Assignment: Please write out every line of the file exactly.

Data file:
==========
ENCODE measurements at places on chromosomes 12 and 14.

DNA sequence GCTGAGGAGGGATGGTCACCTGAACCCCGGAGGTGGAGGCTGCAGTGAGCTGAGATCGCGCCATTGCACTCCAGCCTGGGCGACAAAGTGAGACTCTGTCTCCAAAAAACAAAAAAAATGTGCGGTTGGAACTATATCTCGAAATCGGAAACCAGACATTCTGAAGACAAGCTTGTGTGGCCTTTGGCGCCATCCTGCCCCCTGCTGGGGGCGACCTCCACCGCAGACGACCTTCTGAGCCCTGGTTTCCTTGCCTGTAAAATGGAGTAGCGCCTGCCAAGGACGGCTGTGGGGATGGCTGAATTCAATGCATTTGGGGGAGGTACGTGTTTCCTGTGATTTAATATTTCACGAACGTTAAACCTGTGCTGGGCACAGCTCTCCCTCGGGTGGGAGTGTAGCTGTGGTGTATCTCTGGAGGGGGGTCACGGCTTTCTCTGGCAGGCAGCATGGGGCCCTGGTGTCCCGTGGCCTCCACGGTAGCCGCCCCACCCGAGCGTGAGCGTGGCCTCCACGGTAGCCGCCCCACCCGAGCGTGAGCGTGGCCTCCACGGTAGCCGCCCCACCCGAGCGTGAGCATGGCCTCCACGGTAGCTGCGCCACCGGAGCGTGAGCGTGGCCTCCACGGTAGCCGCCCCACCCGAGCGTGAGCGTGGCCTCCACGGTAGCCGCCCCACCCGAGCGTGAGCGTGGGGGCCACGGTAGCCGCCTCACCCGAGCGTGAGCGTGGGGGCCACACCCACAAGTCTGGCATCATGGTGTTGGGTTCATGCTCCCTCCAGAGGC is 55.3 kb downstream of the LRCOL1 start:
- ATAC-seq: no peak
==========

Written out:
ENCODE measurements at places on chromosomes 12 and 14.

DNA sequence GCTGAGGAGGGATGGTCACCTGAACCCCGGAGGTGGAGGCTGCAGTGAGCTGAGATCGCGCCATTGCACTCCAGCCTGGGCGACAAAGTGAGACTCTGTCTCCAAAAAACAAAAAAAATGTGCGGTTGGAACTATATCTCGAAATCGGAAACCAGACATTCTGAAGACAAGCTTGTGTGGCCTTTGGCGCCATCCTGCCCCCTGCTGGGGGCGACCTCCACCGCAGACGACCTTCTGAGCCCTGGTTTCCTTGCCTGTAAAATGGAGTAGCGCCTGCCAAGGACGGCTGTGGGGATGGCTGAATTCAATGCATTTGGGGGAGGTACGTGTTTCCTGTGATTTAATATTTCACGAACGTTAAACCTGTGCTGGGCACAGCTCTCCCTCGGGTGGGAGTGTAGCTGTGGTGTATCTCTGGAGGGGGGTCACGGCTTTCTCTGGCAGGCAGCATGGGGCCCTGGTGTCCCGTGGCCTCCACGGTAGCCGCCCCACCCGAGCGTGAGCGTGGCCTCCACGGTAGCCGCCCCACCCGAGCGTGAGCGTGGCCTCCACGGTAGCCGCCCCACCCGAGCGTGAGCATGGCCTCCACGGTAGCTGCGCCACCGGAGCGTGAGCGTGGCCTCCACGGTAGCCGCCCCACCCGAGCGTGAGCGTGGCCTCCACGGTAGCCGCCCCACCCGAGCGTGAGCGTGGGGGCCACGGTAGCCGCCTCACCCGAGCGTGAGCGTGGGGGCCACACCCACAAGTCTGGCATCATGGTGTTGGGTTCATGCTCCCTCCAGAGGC is 55.3 kb downstream of the LRCOL1 start:
- ATAC-seq: no peak